COLUMBUS, Ohio — Miscommunication, it's the bane of many a frustrated defense.
Meyer Wants One Voice in the Secondary
By Tony Gerdeman
Over the last few years the communication in Ohio State's secondary has been as choppy and broken as an AM radio station from six states over. Sure, the listener thinks he gets the gist, but instead he misses every third word, and it's in those finer details where the actual meaning gets lost.
Those shattered details have led to big plays since 2011, and having had to deal with it for the last two seasons, Urban Meyer is looking for a new fix, because the old one didn't work.
Photo by Jim Davidson
That new fix comes in the form of new co-defensive coordinator Chris Ash. Ash has been put in charge of the entire OSU secondary. It will be his job to change the Buckeyes' fortunes in the passing game, and he'll be given the autonomy to get it done.
"He's got a serious responsibility, that's to improve our pass defense," Urban Meyer said of Ash.
"He'll be in charge of the entire back end of our defense. He's going to coach safety, he's going to continue to coach corners. However we're going to have one voice back there. It's his responsibility to improve our pass defense, and obviously it's more than just a secondary. It's linebackers and everything. But you're going to see some significant changes in the way we approach our business back there."
Those changes will begin with Ash's one voice, which is something that cornerbacks coach Kerry Coombs talked to Meyer about immediately following the end of the 2013 season. They both saw an area where an improvement could be made, and Coombs is happy that change has happened.
Photo by Dan Harker
"I don't think we function very well in isolation," Coombs said.
"And so one of the things that Coach Meyer and I talked about almost immediately after the season was with the installation of pass coverage, concepts and communication, having one voice. And that that would be very important to everybody in the back end."
There is the old saying about being on the same page, but before you can be on the same page, you have to be speaking the same language. With one voice in control of the Ohio State secondary, there should be nothing lost in translation. If there is nothing lost in translation, then the miscommunications should drop dramatically.
This might sound a tad damning of the way things used to be run when former safeties coach Everett Withers was around, but Coombs explained to the contrary, they worked very well together. They just didn't work in unison, apparently.
"Everett and I work well together," Coombs said.
"What I'm saying is our style of teaching in separate rooms at times and things like that can lend itself to separate communication points. And I believe very strongly that those things, the more you can do things in a group setting, the better off you're going to be.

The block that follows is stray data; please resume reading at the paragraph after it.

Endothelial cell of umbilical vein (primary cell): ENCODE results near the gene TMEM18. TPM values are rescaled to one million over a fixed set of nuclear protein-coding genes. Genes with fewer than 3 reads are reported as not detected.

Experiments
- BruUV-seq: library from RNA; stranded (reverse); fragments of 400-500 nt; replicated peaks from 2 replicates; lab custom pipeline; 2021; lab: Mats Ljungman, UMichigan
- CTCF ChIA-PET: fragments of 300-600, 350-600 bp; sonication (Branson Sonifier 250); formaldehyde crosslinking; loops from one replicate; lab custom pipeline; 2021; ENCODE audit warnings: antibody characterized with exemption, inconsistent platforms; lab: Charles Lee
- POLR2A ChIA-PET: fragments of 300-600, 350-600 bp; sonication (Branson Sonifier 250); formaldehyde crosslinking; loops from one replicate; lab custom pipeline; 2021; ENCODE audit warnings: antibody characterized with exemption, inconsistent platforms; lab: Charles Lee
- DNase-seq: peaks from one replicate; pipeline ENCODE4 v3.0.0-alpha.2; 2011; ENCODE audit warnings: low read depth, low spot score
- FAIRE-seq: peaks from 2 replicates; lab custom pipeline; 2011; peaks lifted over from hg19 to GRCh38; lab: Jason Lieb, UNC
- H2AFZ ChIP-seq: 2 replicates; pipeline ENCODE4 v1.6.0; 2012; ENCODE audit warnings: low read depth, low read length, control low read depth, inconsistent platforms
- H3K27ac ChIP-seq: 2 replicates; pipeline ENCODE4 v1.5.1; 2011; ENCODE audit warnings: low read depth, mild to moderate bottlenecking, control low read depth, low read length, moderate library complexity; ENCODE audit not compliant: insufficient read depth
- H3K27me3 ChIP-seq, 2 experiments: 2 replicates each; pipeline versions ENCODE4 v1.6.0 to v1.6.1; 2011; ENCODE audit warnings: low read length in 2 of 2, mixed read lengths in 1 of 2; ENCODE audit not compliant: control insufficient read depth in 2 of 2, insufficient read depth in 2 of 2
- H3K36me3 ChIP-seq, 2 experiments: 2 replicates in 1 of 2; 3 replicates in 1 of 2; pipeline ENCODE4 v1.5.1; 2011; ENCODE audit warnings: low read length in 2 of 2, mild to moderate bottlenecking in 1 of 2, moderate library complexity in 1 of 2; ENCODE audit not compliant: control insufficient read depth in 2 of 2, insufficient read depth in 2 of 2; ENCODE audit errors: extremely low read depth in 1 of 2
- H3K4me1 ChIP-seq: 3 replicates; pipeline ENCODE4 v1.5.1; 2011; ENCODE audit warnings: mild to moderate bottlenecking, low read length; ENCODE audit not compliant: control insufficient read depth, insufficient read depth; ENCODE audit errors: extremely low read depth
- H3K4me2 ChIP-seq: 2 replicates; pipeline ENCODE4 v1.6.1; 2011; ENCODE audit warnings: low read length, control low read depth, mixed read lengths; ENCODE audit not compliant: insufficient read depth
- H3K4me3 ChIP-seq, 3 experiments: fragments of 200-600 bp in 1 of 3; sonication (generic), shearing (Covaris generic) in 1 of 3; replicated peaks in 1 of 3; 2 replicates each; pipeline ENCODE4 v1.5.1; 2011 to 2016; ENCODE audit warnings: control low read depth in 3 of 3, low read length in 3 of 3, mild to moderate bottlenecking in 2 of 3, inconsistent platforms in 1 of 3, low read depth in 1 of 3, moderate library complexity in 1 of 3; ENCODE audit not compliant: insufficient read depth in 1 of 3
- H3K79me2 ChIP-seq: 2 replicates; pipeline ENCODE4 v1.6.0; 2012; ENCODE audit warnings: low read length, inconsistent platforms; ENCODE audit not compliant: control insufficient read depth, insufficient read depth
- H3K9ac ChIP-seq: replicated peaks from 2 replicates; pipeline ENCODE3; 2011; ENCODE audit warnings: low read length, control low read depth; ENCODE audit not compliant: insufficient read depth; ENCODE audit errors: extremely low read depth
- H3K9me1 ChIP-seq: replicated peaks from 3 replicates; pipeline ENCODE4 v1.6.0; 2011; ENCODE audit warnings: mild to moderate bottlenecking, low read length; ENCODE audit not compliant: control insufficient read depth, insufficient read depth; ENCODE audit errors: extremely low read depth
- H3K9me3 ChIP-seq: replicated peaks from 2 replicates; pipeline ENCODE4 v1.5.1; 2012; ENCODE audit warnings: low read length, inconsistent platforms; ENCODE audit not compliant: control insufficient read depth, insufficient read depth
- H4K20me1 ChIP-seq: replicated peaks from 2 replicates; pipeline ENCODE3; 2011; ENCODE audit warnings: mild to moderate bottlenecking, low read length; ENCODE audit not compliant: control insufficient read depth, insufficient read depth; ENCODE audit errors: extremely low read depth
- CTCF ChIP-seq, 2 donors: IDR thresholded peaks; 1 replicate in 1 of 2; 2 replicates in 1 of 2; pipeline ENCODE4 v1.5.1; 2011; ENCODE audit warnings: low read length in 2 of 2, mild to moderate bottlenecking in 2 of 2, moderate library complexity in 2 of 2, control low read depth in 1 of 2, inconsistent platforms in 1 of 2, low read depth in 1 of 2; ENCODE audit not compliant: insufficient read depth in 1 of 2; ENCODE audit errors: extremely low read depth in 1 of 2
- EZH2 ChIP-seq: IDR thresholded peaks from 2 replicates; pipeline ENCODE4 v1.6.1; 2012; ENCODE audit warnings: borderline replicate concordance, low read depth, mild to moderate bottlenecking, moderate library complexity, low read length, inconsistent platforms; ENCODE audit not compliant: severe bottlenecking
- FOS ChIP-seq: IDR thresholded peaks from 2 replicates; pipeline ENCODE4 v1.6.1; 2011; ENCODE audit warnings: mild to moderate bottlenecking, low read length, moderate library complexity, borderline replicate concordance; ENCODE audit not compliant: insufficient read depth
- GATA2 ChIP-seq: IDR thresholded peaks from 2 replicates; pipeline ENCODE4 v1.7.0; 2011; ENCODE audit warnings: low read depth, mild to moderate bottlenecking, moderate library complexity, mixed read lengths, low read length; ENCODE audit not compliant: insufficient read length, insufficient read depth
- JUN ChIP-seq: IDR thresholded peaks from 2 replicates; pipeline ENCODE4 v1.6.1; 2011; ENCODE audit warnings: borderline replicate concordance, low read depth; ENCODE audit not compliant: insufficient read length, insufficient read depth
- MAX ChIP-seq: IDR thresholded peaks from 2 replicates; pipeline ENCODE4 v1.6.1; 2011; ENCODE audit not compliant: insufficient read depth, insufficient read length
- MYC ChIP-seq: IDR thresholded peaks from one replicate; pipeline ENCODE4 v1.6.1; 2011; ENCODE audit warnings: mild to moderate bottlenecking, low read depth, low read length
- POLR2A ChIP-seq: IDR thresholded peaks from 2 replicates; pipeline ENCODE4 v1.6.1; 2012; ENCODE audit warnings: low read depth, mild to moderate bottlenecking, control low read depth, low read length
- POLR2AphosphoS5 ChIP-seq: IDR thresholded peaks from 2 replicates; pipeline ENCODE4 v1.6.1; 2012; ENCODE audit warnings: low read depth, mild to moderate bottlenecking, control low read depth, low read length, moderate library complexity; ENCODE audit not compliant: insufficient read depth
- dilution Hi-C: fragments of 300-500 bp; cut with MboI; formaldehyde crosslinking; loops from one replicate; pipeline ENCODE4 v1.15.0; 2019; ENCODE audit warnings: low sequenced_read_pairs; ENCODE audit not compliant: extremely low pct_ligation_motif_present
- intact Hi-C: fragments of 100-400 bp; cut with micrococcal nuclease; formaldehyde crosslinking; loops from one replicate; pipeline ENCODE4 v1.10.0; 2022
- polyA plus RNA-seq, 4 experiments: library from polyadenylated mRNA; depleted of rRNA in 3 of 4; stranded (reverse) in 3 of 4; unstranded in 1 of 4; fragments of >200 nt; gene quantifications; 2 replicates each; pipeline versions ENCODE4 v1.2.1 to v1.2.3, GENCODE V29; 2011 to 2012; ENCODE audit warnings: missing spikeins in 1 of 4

"Chris and I will work together to make that happen and there will be times when we will be working right half and left half, and at times we'll be working corners and safeties, and at times we'll be functioning with four guys doing things together. We've talked with our players about this. I would think they would tell you the same thing, that all of this will lead, I think, to greater communication, which should be our objective going forward."
The improved communication is absolutely what Urban Meyer wants, and it should be exactly what his players want as well. After all, no player wants to be made to look foolish, and yet that's what too many Buckeyes in the back end have experienced lately.
With one voice in the secondary, the teaching will be the same for both cornerbacks and safeties. The reasons and purposes for the coverages will be understood by all. The concepts will be taught and learned in the same ways, with one voice pointing towards a shared goal.
Think of it as one road map for all, with the same destination for everybody involved. One voice, relaying directions like a GPS device.
"What I would tell you is that Chris and I are going to function as a team in the back end," Coombs said.
"We will have one voice. We both may be saying it, but we'll be saying the same thing so that when we meet together, when we coach together, when we're practicing together, we're all using the same terms, the same phrases, the same words, and I don't know the same style, I haven't been able to watch Chris coach, so I don't know his style yet, but using all of the same language and verbiage out there. And I think that's very important."
This begs the question, of course, that if it's so important, why is it just now being implemented?
Chris Ash has a very large job ahead of him, but he won't be going at it alone, even if his is the only voice being heard.
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